I found a small oil spill on Google Maps in Alaska. I don’t know if it’s been reported, but I think it is new.
- The first image (top) is a stunning landscape aerial of a northern part of Alaska called North Slope. To the far left, you can see ConocoPhillips’s private airport, named Alpine Airstrip, and also their oil drilling operation on the permafrost along a river.
- The second image is a zoom in of the airstrip and the operation. Note the oval where I think the spill occurred.
- The third image zooms in a bit more. You can see the pipeline and some detail of the permafrost, which looks like crocodile skin. On the right, you can see a flare at the top of a well. Top right, you can see the containment booms stretched into the river and a dark stream of oil leaking into the river.
- The forth screenshot is blurry. But, you can clearly see oil containment booms anchored on the river banks and dark stream of oil in the water.
Google’s watermark on this map is 2013, so these satellite shots are very recent. This is a fresh spill but doesn’t look at all major.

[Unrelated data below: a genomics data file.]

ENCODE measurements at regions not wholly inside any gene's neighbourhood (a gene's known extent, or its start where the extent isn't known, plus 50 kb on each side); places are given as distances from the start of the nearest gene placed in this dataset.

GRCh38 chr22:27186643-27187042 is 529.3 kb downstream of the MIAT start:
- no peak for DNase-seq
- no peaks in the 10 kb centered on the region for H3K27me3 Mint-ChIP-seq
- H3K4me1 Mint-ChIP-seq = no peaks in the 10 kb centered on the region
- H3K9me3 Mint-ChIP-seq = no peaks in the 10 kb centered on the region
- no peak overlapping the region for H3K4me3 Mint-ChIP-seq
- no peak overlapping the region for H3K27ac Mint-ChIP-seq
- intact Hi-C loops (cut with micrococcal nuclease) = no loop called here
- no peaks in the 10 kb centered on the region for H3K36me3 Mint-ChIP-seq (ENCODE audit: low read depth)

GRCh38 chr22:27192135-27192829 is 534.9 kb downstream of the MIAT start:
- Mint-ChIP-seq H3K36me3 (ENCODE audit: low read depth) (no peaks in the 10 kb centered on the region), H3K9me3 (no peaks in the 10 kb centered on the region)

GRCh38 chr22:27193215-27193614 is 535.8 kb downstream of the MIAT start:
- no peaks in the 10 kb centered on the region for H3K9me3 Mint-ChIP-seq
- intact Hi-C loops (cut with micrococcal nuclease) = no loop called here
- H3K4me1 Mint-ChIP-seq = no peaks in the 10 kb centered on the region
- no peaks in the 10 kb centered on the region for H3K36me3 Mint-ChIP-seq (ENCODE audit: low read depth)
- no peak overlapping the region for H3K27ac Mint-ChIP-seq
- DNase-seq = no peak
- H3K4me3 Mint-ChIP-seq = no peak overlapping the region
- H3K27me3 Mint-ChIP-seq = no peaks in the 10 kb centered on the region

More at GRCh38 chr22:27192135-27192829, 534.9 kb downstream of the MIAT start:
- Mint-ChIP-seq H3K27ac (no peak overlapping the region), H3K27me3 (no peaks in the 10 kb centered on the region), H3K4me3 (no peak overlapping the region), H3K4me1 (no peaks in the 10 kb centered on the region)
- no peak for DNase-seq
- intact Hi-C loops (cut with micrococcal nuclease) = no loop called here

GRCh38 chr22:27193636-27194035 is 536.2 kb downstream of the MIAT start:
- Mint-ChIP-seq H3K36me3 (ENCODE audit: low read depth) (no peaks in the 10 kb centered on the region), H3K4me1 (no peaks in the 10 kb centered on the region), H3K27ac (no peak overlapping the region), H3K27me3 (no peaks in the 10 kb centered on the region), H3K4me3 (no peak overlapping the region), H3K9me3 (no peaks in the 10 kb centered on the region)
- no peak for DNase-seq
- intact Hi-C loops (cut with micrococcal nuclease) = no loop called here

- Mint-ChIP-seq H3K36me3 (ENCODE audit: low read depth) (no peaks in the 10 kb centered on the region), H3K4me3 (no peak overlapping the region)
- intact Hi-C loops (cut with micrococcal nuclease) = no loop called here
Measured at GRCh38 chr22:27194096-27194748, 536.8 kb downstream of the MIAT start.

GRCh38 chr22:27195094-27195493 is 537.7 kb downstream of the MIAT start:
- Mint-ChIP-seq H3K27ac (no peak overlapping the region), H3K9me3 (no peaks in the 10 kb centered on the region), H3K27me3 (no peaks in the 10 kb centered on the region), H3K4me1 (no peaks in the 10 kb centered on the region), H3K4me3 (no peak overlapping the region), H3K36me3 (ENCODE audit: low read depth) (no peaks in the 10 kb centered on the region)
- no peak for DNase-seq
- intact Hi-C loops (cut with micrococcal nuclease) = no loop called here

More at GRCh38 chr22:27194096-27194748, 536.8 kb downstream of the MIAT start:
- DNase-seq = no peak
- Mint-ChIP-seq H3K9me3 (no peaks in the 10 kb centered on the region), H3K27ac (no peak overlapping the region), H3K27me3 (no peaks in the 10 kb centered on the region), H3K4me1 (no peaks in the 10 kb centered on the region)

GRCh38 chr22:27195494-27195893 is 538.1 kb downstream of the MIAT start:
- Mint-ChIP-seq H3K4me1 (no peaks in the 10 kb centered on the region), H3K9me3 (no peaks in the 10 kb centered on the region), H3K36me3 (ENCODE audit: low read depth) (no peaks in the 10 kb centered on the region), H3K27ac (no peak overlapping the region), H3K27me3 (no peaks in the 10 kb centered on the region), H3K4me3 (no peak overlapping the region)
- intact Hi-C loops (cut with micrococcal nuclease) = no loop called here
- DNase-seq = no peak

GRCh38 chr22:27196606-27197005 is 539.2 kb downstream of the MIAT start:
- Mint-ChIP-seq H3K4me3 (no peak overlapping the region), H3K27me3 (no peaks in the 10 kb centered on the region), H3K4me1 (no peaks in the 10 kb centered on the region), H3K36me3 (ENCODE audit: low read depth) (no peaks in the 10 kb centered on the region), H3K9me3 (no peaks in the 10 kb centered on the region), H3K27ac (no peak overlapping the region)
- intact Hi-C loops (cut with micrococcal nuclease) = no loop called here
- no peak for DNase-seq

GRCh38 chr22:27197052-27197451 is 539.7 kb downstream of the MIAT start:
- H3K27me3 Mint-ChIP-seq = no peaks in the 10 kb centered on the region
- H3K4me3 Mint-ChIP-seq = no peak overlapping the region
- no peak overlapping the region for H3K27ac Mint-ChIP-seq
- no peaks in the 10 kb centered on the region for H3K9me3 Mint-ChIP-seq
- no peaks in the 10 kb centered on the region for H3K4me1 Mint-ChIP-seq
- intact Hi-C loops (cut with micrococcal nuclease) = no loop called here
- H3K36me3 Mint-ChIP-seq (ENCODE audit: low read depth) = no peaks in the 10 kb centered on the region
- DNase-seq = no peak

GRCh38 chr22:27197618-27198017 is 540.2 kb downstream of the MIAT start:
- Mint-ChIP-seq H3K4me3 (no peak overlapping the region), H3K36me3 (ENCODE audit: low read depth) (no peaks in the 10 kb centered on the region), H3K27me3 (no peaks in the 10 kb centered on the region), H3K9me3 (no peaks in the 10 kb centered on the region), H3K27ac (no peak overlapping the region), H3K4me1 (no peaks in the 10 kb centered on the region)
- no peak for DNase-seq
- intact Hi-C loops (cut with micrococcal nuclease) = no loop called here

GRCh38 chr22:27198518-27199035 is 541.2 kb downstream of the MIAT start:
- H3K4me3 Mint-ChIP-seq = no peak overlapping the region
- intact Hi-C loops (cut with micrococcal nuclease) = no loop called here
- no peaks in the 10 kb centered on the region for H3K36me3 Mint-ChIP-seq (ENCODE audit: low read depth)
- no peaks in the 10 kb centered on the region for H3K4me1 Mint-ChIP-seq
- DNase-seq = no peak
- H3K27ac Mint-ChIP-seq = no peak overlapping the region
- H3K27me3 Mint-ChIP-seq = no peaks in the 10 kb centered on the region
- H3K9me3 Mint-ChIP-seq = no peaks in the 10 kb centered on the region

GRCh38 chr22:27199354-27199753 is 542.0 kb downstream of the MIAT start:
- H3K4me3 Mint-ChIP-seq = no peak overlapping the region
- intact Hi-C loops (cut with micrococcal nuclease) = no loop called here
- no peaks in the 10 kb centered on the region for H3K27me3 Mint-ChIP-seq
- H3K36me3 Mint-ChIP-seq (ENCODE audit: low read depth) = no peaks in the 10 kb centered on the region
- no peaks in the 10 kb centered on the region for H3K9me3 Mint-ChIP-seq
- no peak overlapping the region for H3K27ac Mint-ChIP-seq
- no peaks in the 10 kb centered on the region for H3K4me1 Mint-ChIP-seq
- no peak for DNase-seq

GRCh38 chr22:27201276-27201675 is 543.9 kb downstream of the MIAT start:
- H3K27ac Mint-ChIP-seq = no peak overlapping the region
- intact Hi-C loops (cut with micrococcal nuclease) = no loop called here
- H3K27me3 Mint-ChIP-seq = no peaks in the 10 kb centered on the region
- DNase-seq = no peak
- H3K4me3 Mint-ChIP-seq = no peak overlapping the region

Still, I find this spill interesting for two reasons:
First, as I’ve written before, spills occur all the time. And it’s incredible that the media doesn’t cover enough spills in remote, dangerous parts of the world. I get that environmental reporting doesn’t generate substantial revenue, but that is not the primary mission of news organizations. Look at any news outlet’s mission statement and you’ll find one thing in common: they exist to inform the public. Do you feel informed? It is up to the public to demand more environmental news, otherwise spills like these remain unnoticed, to the giddy thrill of oil companies.
Second, last week, Shell was banned from drilling in the Alaskan Arctic seas. While this is a temporary ban, it shows that the administration is concerned with oil and gas exploration in remote, dangerous areas of the United States. But, even when oil companies state in their environmental assessments that they’ll play nice, they don’t. Indeed, considering the volume of spills, the weakness of fines and inspections, and the lack of interest in the news, oil companies are having a field day.
It should not be up to unpaid bloggers like me to expose major environmental harms. It is the responsibility of the media. And they need to get on this.
Update: Alaska DEC offered several alternatives, but they think it is an unreported spill most likely from late 2012. They also note that if it is a spill, they are not aware of it being reported in their petrochemical spill databases.